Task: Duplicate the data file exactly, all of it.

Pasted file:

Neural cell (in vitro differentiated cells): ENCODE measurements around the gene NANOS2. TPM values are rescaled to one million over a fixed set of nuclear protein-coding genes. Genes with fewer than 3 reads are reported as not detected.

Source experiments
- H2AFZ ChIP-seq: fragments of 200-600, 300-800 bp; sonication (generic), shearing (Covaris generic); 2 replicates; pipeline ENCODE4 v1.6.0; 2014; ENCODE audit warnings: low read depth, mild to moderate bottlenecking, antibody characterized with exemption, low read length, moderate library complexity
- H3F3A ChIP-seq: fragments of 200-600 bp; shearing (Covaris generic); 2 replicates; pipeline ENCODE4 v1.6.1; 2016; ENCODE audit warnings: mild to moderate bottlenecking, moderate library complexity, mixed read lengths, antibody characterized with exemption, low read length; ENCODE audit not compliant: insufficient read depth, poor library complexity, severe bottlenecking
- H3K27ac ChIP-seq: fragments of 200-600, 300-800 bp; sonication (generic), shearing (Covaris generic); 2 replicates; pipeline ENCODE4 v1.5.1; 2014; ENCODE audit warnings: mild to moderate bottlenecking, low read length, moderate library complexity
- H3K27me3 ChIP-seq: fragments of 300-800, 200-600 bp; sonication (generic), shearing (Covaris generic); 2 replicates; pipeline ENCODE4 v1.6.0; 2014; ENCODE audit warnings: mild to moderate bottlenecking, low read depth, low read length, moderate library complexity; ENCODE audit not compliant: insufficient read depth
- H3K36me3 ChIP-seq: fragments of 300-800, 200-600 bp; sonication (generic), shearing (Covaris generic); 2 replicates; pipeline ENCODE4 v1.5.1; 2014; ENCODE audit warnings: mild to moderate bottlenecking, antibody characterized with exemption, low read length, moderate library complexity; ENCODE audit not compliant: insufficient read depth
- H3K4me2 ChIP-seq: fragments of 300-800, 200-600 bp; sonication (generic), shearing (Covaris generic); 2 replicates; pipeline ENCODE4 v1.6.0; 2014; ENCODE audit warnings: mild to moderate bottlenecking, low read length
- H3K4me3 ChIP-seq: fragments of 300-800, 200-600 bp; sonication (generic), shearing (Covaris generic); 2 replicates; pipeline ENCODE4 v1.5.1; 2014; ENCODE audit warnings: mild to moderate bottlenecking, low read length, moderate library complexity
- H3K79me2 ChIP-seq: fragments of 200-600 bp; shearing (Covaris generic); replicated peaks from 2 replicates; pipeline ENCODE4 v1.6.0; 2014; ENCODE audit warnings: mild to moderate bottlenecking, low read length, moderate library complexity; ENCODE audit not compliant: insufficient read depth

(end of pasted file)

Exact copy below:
Neural cell (in vitro differentiated cells): ENCODE measurements around the gene NANOS2. TPM values are rescaled to one million over a fixed set of nuclear protein-coding genes. Genes with fewer than 3 reads are reported as not detected.

Source experiments
- H2AFZ ChIP-seq: fragments of 200-600, 300-800 bp; sonication (generic), shearing (Covaris generic); 2 replicates; pipeline ENCODE4 v1.6.0; 2014; ENCODE audit warnings: low read depth, mild to moderate bottlenecking, antibody characterized with exemption, low read length, moderate library complexity
- H3F3A ChIP-seq: fragments of 200-600 bp; shearing (Covaris generic); 2 replicates; pipeline ENCODE4 v1.6.1; 2016; ENCODE audit warnings: mild to moderate bottlenecking, moderate library complexity, mixed read lengths, antibody characterized with exemption, low read length; ENCODE audit not compliant: insufficient read depth, poor library complexity, severe bottlenecking
- H3K27ac ChIP-seq: fragments of 200-600, 300-800 bp; sonication (generic), shearing (Covaris generic); 2 replicates; pipeline ENCODE4 v1.5.1; 2014; ENCODE audit warnings: mild to moderate bottlenecking, low read length, moderate library complexity
- H3K27me3 ChIP-seq: fragments of 300-800, 200-600 bp; sonication (generic), shearing (Covaris generic); 2 replicates; pipeline ENCODE4 v1.6.0; 2014; ENCODE audit warnings: mild to moderate bottlenecking, low read depth, low read length, moderate library complexity; ENCODE audit not compliant: insufficient read depth
- H3K36me3 ChIP-seq: fragments of 300-800, 200-600 bp; sonication (generic), shearing (Covaris generic); 2 replicates; pipeline ENCODE4 v1.5.1; 2014; ENCODE audit warnings: mild to moderate bottlenecking, antibody characterized with exemption, low read length, moderate library complexity; ENCODE audit not compliant: insufficient read depth
- H3K4me2 ChIP-seq: fragments of 300-800, 200-600 bp; sonication (generic), shearing (Covaris generic); 2 replicates; pipeline ENCODE4 v1.6.0; 2014; ENCODE audit warnings: mild to moderate bottlenecking, low read length
- H3K4me3 ChIP-seq: fragments of 300-800, 200-600 bp; sonication (generic), shearing (Covaris generic); 2 replicates; pipeline ENCODE4 v1.5.1; 2014; ENCODE audit warnings: mild to moderate bottlenecking, low read length, moderate library complexity
- H3K79me2 ChIP-seq: fragments of 200-600 bp; shearing (Covaris generic); replicated peaks from 2 replicates; pipeline ENCODE4 v1.6.0; 2014; ENCODE audit warnings: mild to moderate bottlenecking, low read length, moderate library complexity; ENCODE audit not compliant: insufficient read depth